In 1967, a short, dark-skinned Zapotec Indian was sent by a downtown temp agency to the Hamburger Hamlet restaurant in Westwood, which needed a dishwasher. Asael Gonzalez was from the village of Yatzachi el Bajo in the mountain range known as the Sierra Juárez, which rises 10,000 feet above sea level in the state of Oaxaca, Mexico. He had arrived in Los Angeles a few months before to join his wife, Emma, who was working as a maid, hoping to save money for a restaurant back home. They knew of only one other Zapotec family in town.
Gonzalez was living near downtown in Pico-Union. He had worked briefly at a car wash and for a while endured the abuse doled out by the owners of a Chinese restaurant. But by the time the temp agency sent him to the far-off land known as the Westside, Gonzalez wanted a permanent job.
He had wandered into a local institution. The original Hamburger Hamlet debuted on Sunset Boulevard in 1950, serving burgers to diners in leather booths late into the night. Its owners, Marilyn and Harry Lewis, were the first Westside restaurateurs to hire blacks as waitresses, busboys, and cooks, whose labor turned the restaurant into an after-hours eatery for movie stars. The Westwood Hamlet was the Lewis’s second. By the late 1960s, though, other jobs in Los Angeles were opening to blacks, and the Lewises were looking for a new pool of employees.
Gonzalez worked hard that first day. The Lewises asked him back, and soon he had a full-time job. “It was my first,” says Gonzalez, a soft-spoken 79-year-old today. “There I planted myself, and that was it.” Nothing came easy. Seeing him as competition, black workers picked on him, hoisting him by his collar and ordering him to bus tables while they took cigarette breaks. He spoke no English, and no one spoke Spanish, much less his native Zapotec. But he showed up an hour early every day and worked twice as hard as everyone else.
Asael Gonzalez. Photograph by Maarten De Boer.
It wasn’t long before Harry Lewis pulled him aside and asked whether he knew of others who wanted a job. “Find and prepare people,” Lewis told him, “because we’re going to open more restaurants.” Gonzalez spread the word, and highland Zapotecs heard. Before long, the two-story home the Gonzalezes bought on Juliet Street, near Adams Boulevard, was a migrant depot. As the couple raised their three young children, a half dozen newly arrived Oaxacan Indian peasants were often sleeping in the family’s basement. Each morning they piled into Gonzalez’s Chevy station wagon as he trundled them off to a Hamlet, where he invariably found them jobs.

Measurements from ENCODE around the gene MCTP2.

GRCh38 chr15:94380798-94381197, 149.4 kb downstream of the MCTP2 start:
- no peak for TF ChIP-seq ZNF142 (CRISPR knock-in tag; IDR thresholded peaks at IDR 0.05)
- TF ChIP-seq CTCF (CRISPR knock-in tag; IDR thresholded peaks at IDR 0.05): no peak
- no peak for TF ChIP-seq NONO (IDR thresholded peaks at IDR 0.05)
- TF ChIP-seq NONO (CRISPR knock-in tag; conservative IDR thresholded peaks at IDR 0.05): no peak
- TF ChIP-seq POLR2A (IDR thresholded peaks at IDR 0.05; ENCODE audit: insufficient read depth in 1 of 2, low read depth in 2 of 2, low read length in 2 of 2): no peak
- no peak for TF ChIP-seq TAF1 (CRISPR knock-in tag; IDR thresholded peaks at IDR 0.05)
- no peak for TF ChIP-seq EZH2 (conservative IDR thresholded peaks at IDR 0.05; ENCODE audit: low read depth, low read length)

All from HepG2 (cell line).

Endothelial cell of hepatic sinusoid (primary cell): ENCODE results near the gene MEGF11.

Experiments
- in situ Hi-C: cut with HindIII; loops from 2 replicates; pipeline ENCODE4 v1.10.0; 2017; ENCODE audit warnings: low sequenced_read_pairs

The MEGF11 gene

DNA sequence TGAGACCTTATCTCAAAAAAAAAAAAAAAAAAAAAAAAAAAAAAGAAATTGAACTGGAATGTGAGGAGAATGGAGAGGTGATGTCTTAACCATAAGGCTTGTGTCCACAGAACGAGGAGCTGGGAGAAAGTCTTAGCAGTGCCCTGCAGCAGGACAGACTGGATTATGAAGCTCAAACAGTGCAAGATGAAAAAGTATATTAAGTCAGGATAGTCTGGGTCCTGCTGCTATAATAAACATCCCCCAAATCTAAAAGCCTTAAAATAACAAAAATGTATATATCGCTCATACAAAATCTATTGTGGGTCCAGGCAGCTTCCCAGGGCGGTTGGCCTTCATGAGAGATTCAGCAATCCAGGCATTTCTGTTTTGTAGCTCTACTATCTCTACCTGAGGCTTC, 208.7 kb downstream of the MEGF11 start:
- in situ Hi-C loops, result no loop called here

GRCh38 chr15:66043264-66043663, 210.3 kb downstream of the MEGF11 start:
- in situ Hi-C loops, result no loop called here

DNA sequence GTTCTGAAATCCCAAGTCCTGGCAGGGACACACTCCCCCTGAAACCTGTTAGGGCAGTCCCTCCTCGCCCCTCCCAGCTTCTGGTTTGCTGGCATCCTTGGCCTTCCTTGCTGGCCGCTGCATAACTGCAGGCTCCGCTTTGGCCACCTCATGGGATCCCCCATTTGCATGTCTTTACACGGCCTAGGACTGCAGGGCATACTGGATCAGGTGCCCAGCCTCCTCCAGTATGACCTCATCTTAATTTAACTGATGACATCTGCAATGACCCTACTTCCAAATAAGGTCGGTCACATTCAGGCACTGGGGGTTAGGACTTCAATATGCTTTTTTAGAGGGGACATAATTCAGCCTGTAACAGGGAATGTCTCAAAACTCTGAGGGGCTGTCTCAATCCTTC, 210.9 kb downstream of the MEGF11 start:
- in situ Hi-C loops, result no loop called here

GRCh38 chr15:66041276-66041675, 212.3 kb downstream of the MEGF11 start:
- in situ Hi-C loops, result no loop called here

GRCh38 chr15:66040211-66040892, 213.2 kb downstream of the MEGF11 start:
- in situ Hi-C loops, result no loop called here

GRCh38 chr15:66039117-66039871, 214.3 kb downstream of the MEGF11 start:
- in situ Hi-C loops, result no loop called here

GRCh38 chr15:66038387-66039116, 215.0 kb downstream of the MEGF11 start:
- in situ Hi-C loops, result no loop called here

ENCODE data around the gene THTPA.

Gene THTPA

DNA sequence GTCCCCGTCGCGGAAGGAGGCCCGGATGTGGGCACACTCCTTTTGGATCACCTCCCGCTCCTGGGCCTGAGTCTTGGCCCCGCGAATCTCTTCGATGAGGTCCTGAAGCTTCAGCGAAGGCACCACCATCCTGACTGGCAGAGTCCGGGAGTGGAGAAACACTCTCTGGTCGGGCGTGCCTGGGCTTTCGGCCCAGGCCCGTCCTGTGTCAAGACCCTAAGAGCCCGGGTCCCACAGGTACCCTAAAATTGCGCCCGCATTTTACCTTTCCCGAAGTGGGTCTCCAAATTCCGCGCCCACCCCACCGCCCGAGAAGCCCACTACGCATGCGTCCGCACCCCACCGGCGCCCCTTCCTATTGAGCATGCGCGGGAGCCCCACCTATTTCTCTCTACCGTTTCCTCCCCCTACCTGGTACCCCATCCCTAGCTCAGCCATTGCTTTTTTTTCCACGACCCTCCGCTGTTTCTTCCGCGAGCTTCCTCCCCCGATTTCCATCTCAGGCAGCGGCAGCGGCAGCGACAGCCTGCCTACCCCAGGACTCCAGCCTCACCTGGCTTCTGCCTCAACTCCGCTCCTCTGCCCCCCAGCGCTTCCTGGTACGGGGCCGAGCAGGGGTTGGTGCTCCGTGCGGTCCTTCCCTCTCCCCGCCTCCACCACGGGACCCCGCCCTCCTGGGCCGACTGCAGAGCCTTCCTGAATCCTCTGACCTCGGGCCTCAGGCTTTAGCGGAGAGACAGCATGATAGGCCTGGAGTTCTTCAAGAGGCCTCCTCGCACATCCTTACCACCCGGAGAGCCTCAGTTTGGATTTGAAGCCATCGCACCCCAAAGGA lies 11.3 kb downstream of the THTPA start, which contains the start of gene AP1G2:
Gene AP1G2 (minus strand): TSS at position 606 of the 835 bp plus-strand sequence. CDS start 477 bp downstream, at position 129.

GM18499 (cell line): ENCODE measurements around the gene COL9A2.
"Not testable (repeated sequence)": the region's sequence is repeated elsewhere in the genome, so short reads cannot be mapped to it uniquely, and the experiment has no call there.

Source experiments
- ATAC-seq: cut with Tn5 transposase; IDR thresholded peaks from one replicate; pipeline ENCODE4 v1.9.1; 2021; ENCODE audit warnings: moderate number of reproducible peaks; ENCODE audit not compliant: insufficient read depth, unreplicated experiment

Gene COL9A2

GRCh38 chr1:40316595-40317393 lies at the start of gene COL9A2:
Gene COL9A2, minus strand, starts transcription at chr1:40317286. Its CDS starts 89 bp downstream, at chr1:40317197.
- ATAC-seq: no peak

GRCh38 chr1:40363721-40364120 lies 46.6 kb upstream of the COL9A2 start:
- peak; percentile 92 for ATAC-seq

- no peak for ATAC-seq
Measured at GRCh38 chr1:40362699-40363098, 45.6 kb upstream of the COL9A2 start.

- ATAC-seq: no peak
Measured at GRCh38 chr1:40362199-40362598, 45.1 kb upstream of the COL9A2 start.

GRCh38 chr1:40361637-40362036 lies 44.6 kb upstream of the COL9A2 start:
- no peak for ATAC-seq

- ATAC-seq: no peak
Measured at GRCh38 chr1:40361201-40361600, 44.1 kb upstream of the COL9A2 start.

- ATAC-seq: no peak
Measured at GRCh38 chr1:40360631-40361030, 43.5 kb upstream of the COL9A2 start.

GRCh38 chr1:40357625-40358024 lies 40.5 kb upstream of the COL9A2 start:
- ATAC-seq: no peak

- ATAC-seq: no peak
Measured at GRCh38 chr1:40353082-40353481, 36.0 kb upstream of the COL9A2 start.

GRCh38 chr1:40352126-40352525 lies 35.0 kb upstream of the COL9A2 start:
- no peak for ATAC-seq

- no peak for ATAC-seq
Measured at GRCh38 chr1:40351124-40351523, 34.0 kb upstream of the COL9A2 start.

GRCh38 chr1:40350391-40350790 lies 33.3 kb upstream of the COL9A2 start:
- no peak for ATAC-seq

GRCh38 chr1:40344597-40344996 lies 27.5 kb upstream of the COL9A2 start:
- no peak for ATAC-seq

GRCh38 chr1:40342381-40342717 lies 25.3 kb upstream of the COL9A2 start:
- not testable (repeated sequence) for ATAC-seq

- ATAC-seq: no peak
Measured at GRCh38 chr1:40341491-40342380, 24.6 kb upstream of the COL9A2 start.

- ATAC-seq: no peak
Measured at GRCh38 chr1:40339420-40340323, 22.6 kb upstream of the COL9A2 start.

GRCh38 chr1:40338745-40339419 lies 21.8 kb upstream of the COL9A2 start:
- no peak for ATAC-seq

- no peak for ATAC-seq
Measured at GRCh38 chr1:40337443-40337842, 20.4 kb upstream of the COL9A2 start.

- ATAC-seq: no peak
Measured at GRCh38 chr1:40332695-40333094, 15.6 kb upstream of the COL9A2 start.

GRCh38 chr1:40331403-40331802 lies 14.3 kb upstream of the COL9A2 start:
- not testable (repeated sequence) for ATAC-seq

“He filled that company with Oaxacans,” says Adelfo Francisco, who worked at various Hamburger Hamlets for several years in the 1980s and now owns a restaurant and café on Pico Boulevard. “Everyone in the mountains knew of him.”
Within a few years Gonzalez made supervisor, recruiting workers to staff each restaurant the Lewises opened. Emma had a job in the chain’s central kitchen, making chicken salad, rice pudding, and ratatouille. A decade after Gonzalez showed up, Hamlet kitchens were entirely Zapotec.
Drawing on this inexhaustible workforce, the chain expanded steadily over the next two decades. By 1990, there were 24 Hamburger Hamlets. During that time, hundreds, probably thousands, of Zapotec peasant farmers from unpronounceable villages—Yohueche, Zoogocho—swept down the Sierra Juárez Mountains and into Los Angeles. “Many had rented out their lands back home to come here or taken out loans,” says Gonzalez.
Back home, these men wouldn’t enter a kitchen, much less cook an egg. That was women’s work. But in Los Angeles, the traditional machismo of rural Mexico withered. Hamburger Hamlet was a Zapotec Ellis Island, receiving the immigrants and teaching them restaurant basics, their first words in English (“mustard,” “ketchup,” “relish”), and confidence that they could navigate this new world. The Lewises paid relatively little, so once a worker had an understanding of the job, he also had motivation to find work in other restaurants, which created more openings at the Hamlet.